Mahatma Gandhi’s real name is Mohandas Karamchand Gandhi. He was born on October 2, 1869, in Porbandar, India—died on January 30, 1948, in Delhi. Gandhi in his life time beacme an Indian lawyer, politician, social activist and the writer who later became the leader of the nationalist movement against the British rule of India. As such, he came to be consider the father of his country. Gandhi is esteem for his doctrine of nonviolent protest (satyagraha) to achieve political and social progress.
In the eyes his fellow Indians, Gandhi was known as the Mahatma (“Great Soul”). The lame adoration of the huge crowds that gathered to see him all along the route of his tours made them a severe ordeal he could hardly work during the day or rest at night. “The woes of the Mahatmas,” he wrote, are known only to the Mahatmas.His fame spread worldwide during his lifetime and only increased after his death. The name Mahatma Gandhi is now one of the most popularly recognized name on earth.
Mahatma Gandhi’s Youth and his Family
Gandhiji was the youngest child of the fourth wife of his father his . His father—Karamchand Gandhi, who was the Dewan (chief minister) of Porbandar, the capital of a small area in western India (in what is now Gujarat state) under British suzerainty. He was an able administrator who knew how to steer his way between the unpredictable princes, their long-suffering subjects, and the headstrong British political officers in power.
Gandhiji’s mother, Putlibai, was completely into religion, did not care much for finery or jewellery, divided her time between her home and the temple, fasted frequently, and spent her days and nights, nursing whenever there was sickness in the family. Mohandas grew up in Vaishnavism—worship of the Hindu god Vishnu—with a strong tinge of Jainism, a morally rigorous Indian religion whose chief tenets are nonviolence and the belief that everything in this universe is eternal. Thus, he took ahimsa (noninjury to all living beings) for granted, vegetarianism, fasting for self-purification, and mutual tolerance between adherents of various creeds and sects.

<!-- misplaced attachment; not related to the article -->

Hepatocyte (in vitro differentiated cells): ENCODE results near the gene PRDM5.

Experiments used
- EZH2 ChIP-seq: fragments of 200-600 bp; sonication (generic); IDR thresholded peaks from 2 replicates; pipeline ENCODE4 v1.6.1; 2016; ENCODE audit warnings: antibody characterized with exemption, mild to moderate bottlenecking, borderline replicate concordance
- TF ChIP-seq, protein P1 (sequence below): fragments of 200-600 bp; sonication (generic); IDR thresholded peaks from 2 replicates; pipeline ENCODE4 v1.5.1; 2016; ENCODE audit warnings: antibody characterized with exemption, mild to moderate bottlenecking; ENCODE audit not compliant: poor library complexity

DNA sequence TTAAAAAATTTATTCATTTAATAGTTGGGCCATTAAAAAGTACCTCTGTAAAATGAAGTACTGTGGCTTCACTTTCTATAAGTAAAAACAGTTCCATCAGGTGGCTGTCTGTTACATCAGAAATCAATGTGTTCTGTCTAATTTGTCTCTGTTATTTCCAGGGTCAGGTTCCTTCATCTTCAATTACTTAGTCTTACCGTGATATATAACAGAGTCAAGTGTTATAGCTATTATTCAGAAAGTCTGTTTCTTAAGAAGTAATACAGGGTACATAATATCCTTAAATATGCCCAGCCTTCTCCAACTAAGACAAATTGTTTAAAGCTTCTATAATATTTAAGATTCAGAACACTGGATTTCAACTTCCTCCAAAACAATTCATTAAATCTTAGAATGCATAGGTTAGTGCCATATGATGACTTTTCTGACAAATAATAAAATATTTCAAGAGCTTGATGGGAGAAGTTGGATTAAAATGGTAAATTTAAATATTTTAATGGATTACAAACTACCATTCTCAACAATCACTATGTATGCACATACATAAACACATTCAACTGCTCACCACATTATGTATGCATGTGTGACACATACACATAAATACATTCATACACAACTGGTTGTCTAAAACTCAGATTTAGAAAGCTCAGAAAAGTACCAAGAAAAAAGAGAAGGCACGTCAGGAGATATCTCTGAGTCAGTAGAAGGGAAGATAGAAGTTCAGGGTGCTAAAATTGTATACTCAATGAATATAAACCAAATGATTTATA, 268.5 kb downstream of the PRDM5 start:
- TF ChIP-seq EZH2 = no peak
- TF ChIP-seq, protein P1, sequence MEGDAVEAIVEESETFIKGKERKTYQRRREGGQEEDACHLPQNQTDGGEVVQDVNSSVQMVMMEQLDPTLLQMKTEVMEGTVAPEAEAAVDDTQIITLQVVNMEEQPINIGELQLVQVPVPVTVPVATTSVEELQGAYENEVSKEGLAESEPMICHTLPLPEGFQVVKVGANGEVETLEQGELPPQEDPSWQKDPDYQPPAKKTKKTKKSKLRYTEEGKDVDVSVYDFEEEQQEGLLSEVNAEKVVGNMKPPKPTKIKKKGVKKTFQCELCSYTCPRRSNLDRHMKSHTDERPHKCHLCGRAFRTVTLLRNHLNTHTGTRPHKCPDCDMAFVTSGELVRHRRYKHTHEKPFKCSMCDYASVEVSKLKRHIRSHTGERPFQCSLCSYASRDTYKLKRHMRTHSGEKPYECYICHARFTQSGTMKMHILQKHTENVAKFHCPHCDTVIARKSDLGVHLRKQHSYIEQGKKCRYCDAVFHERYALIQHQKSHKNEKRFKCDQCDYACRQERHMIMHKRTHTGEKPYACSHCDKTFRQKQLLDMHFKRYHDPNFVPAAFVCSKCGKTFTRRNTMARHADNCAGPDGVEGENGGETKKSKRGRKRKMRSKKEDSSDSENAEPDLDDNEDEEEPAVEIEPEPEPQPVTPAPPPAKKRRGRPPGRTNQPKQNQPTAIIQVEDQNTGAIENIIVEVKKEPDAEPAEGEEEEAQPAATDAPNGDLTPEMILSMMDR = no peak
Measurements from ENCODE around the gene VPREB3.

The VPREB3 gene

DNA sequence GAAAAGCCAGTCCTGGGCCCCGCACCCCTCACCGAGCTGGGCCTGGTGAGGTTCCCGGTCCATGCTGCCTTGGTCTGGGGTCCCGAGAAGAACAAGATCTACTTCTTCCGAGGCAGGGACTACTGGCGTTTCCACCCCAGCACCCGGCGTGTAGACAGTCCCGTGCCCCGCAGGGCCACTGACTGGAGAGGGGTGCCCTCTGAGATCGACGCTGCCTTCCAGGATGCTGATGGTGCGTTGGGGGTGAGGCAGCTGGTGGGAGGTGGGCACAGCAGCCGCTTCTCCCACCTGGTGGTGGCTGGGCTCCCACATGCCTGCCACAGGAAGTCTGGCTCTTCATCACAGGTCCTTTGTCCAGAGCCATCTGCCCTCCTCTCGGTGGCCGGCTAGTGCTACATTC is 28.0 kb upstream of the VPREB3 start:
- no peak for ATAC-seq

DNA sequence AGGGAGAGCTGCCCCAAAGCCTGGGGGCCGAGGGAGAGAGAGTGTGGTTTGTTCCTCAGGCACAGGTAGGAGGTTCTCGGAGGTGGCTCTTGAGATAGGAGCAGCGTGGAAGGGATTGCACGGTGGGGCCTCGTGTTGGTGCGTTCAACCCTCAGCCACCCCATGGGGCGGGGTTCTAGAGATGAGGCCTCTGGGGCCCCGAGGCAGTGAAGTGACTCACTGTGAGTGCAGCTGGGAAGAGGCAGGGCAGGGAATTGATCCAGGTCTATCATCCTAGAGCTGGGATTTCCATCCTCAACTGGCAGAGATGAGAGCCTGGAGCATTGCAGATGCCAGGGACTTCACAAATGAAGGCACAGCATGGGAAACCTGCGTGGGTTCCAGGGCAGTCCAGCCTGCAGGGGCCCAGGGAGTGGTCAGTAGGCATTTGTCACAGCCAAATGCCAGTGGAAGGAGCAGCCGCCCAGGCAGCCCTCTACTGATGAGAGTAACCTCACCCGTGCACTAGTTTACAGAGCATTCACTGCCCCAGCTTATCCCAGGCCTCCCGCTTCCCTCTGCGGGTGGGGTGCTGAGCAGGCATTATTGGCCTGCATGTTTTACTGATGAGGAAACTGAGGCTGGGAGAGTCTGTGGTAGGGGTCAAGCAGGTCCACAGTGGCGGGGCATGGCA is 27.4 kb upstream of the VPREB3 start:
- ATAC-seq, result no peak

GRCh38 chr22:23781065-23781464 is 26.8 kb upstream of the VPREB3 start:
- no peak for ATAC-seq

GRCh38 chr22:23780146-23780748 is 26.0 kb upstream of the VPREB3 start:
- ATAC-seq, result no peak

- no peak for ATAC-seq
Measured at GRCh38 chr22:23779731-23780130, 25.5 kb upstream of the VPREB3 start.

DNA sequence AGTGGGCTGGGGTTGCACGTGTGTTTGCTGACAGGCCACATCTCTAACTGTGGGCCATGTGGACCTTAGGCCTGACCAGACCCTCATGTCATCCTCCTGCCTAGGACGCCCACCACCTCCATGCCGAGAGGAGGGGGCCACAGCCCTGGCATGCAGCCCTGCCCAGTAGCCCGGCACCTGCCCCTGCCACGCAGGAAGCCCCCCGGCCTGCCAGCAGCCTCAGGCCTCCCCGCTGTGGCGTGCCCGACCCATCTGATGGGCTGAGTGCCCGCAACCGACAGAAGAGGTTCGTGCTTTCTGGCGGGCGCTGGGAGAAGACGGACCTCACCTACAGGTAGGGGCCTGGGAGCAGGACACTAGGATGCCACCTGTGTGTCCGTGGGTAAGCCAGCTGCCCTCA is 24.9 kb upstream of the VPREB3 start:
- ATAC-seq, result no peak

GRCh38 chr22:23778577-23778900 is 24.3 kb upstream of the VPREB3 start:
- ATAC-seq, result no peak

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Mahatma Gandhi’s Education and marriage at young age
The educational facilities at Porbandar were basic in the primary school that Mohandas attended, the children wrote the alphabet in the dust with their fingers. Fortunately for him, his father became Dewan of Rajkot, another princely state. Though Mohandas occasionally won prizes and scholarships at the local schools, his record was on the whole mediocar. One of the terminal reports rated him as “good at English, fair in Arithmetic and weak in Geography ,conduct : very good, bad handwriting.”
He got married at the age of 13 and thus lost a year at school. A medest child, he shown neither in the classroom nor on the playing field. He loved to go out on long solitary walks when he was not nursing his ailing father (who died soon thereafter) or helping his mother with her household chores.
He had learned, “to carry out the orders of the elders, not to scan them” with such extreme passivity, it is not surprising that he should have gone through a phase of adolescent rebellion, marked by secret atheism, petty thefts, furtive smoking, and—most shocking a boy born in a Vaishnava family—meat-eating. His adolescence was probably not that rebellious than that of most children of his age and class. What was extraordinary was that his way of youthful transgressions ended.
“Never again” he promise to himself after each escapade. And he kept his promise. Insteadof an unprepossessing exterior, he concealed a burning passion for self-improvement that led him to take even the heroes of Hindu mythology, such as Prahlada and Harishcandra—legendary embodiments of truthfulness and sacrifice—as living models.
In 1887,Mohandas scraped through the matriculation examination of the University of Bombay (now University of Mumbai) and joined Samaldas College in Bhavnagar (Bhaunagar).
Mahatma Gandhi’s Emergence as a political and social activist
What led him to emerge as a socio-political activist?
Gandhi got quickly expose to the racial discrimination practice in South Africa. In a Durban court, he got ask by the European magistrate to take off his turban; he refuse and left the courtroom. A few days later, while travelling to Pretoria, he got unceremoniously chuck out of a first-class railway compartment and fell shivering and brooding at the rail station in Pietermaritzburg.
In the further course of that journey, he got beatings by the white driver of a stagecoach because he would not travel on the footboard to make room for a European passenger, and finally, he shut from hotels reserved “for Europeans only.” Those humiliations are the daily lot of Indian traders and labourers in Natal. Who has learn to pocket them with the same resignation with which they pocket their meagre earnings?
What was new ,was not Gandhi’s experience but his reaction.So far he has not been conspicuous for self-assertion or aggressiveness. But something happened to him as he started, the insults heaped upon him. In retrospect the journey from Durban to Pretoria struck him as one of the most creative experiences of his life it was his moment of truth. Henceforth he would not accept injustice as part of the natural or unnatural order in South Africa he would defend his dignity as an Indian and as a man.